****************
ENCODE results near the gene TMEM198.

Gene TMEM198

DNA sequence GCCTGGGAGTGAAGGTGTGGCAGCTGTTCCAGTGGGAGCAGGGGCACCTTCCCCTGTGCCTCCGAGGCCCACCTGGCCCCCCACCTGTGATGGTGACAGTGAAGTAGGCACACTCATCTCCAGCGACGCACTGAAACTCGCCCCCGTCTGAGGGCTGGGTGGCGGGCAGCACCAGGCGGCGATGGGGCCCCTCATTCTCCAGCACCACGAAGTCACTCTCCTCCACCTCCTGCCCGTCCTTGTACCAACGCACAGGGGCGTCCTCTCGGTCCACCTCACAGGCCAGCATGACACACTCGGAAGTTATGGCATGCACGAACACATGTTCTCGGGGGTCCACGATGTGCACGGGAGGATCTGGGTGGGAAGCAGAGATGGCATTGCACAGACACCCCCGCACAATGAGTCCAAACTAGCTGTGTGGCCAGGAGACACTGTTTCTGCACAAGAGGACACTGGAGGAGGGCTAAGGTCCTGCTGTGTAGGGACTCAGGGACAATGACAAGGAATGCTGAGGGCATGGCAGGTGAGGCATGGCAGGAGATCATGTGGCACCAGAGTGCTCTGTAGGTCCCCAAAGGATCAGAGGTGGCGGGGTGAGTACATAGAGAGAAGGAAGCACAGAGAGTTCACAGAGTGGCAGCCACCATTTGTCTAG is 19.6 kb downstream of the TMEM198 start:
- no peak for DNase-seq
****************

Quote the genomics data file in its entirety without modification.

ENCODE results near the gene TMEM198.

Gene TMEM198

DNA sequence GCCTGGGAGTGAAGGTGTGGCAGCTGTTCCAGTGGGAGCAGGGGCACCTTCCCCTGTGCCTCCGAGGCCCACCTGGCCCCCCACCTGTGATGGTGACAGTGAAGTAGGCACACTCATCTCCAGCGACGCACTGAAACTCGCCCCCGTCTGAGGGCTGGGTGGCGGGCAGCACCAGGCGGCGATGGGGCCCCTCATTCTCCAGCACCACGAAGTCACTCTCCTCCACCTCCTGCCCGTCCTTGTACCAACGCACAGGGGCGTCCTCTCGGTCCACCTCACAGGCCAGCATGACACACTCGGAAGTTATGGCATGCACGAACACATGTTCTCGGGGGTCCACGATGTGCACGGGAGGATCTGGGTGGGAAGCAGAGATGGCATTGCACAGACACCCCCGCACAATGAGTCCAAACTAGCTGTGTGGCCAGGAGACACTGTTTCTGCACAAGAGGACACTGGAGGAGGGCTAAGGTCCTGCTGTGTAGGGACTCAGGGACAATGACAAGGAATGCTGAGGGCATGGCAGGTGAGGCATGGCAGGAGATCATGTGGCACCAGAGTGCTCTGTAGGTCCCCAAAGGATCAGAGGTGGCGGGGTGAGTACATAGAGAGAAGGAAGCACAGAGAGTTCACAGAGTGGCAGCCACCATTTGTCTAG is 19.6 kb downstream of the TMEM198 start:
- no peak for DNase-seq